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28/09/2018

Explore Islay's wild side and uncover fun for all the family.

Islay grave yard

Islay - the Queen of the Hebrides  - is the cream of the crop when it comes to the best destinations for short family breaks. Her edge of the world scenery, wild side, creative spirit and deep history mean there's much to be explored here, whatever the season. 

It's easier to get to than you might think

Islay is tucked away on the far western coast, yet it will take you just over two hours to get to from Kennacraig. It's that close, yet it will feel much further away - thanks to its peaceful air. Also, the journey is just as much fun as the destination since you'll pass some really beautiful scenery on your way to the ferry port. 

Stunning scenery 

Speaking of scenery, whatever the time of year, Islay offers a stunning backdrop. This tiny island has it all. Take in its dramatic Atlantic bays that regularly host the most beautiful Hebridean sunsets. They'll give you a real 'edge of the world' feeling. 

There's 130 miles of coastline to discover and many of the Islay walks offer the best way to experience the island's beauty. Some of them are amongst the most memorable and best walks in Scotland. The majority are also suitable for families with children. One of the walks - to the Mull of Oa, has some of Islay's most dramatic scenery. On top of the cliff peninsula is the American monument - the tribute to the American and British sailors who lost their lives here in 1918 in two shipping tragedies. The area around the monument has dramatic views of the sea between Islay and Ireland.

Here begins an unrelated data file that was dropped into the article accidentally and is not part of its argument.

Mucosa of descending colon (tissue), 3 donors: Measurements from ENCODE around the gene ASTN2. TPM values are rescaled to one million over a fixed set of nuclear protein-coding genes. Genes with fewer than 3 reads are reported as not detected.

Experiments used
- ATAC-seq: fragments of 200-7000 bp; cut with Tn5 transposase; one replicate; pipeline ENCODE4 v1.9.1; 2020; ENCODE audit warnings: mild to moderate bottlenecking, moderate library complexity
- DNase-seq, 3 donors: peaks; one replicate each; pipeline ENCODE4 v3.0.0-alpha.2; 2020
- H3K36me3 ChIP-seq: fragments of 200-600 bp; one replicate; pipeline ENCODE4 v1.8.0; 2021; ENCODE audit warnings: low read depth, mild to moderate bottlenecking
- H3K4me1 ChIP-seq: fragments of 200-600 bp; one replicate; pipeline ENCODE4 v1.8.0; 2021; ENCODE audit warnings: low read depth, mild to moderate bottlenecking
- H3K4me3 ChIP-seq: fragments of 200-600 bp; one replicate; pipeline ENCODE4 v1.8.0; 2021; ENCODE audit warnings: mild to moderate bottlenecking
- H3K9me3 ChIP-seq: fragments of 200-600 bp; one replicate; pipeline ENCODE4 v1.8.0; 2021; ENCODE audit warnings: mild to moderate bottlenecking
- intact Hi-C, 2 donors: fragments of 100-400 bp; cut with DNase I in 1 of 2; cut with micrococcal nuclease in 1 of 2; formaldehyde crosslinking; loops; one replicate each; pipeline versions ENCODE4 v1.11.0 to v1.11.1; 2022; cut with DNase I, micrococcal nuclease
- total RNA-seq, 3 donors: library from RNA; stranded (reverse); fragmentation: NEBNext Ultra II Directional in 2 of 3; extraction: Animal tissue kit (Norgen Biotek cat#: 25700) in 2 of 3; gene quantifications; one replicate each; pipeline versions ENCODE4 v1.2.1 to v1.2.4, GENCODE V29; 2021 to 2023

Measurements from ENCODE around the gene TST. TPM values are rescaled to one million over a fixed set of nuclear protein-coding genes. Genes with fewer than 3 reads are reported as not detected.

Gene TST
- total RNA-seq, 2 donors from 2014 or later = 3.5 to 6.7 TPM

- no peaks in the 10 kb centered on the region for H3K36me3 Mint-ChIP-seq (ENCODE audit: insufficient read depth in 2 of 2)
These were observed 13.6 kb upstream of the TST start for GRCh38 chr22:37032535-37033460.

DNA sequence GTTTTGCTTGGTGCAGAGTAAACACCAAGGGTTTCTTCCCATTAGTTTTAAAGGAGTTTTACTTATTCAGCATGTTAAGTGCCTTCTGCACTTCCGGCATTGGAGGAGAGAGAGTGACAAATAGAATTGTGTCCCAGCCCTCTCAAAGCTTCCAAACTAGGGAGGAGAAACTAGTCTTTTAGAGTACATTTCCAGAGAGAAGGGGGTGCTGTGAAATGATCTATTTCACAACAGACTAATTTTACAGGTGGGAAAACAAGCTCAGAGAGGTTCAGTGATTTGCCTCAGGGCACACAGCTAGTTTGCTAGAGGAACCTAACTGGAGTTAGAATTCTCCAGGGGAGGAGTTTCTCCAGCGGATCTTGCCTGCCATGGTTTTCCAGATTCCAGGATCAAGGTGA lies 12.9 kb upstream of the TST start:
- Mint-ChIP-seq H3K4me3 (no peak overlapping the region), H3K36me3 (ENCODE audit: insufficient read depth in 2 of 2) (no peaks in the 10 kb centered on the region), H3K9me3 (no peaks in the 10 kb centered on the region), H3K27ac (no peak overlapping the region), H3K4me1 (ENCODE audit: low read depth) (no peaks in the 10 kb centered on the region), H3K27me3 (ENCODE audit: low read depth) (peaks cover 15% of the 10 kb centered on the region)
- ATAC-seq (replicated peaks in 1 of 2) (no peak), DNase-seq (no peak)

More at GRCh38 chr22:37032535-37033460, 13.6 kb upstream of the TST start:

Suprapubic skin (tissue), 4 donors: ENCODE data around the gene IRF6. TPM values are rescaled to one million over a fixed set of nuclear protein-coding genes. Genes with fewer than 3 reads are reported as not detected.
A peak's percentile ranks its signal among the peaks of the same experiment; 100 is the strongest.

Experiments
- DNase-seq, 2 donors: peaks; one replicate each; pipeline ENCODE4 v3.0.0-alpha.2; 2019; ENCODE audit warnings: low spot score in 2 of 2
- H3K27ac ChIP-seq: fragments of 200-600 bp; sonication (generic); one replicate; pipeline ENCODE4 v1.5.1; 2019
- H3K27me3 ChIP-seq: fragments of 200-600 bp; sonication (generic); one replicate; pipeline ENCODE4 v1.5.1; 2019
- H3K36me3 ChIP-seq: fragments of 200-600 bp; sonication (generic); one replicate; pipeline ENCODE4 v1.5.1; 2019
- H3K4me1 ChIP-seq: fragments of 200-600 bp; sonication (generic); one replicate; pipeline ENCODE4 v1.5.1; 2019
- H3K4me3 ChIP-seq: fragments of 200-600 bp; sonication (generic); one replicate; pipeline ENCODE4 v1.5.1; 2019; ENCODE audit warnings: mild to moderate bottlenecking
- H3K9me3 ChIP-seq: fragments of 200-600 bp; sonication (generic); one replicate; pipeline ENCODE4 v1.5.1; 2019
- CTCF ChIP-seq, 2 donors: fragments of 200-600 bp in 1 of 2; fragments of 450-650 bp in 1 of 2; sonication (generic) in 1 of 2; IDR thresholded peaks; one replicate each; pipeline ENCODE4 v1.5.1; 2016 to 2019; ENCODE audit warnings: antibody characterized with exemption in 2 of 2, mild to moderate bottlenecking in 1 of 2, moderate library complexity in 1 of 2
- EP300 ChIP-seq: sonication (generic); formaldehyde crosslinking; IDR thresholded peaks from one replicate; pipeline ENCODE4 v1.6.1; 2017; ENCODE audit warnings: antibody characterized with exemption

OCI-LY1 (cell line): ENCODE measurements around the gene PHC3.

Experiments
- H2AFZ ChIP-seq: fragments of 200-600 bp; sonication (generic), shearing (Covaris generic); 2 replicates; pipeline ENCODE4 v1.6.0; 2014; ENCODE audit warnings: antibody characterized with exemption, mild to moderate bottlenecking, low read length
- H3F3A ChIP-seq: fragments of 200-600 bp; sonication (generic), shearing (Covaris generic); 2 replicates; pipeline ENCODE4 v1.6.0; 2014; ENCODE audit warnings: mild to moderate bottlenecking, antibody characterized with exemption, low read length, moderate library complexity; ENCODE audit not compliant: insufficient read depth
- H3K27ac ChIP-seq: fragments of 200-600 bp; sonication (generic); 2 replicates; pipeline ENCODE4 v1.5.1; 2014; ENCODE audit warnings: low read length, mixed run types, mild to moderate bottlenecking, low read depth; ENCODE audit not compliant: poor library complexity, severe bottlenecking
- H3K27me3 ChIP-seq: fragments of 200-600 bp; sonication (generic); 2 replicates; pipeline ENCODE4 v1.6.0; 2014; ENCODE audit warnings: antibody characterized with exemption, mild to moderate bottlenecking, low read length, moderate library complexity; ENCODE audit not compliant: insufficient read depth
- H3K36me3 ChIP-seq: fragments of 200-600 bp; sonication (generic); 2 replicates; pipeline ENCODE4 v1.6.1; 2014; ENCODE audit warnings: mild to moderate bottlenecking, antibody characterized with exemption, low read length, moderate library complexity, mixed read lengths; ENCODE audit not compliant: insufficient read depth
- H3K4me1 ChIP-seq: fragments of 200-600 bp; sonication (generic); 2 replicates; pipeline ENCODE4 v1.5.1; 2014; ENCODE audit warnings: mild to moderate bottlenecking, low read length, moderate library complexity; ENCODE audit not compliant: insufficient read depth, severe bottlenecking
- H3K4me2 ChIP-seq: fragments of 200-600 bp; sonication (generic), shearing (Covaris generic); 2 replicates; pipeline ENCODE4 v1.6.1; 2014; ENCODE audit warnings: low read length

Islay's wild side 

Islay is also an incredible place to reconnect with nature. Close by the Mull of Oa walk is the RSPB nature reserve at Loch Gruinart. There's 200 species of wild bird on Islay, 100 of which breed on the island. In the autumn, the reserve itself welcomes large numbers of Barnacle Geese and white fronted Greenland Geese, which both stay until spring. In spring the wintering birds leave, and hundreds more begin their displays. Islay, as well as being home to one of the most notable nature reserves Scotland has, is also home to red deer and roe deer, and brown hares, seals, otters, and soaring golden eagles.  There's much to uncover on Islay's wild side. 

Islay's creative spirit 

Yes, the island is known as the whisky isle - thanks to its world famous peaty whisky produced in no fewer than eight working island distilleries, but there's definitely more to the island's creative spirit. For instance, it has given birth to other enterprises like Islay Gin - the new Botanist Gin, which is made using 22 hand-foraged local island botanicals. The small island also produces beautiful fabrics - some much in demand by Hollywood. Mel Gibson's Braveheart Kilt and Tom Hanks's tweed suit in Forest Gump both hailed from Islay's Woollen Mill. 

A small island with deep history 

Archaeological records tell us that Islay was inhabited from at least 8000BC. With such a timeline, there's much history to uncover here. One of the many important sites on Islay is Finlaggan - a settlement in the north east, which was the centre of the powerful Lordship of the Isles - the vast sea kingdom, which was home of the lord of who governed the west of Scotland on behalf of the crown.  The remains of an iron age fort, the council chamber and Finlaggan castle can be viewed at the site, and the visitor centre there offers a good insight into Finlaggan's story. 

Islay may be famous for her whisky, but there's far more to this beautiful island. Whether it's her history, or wildlife, or her scenery and beauty - it's all ready to be explored at your pace, making it the perfect location for a short break this season. Visit our Islay page to begin planning your adventure to the Queen of the Hebrides. 

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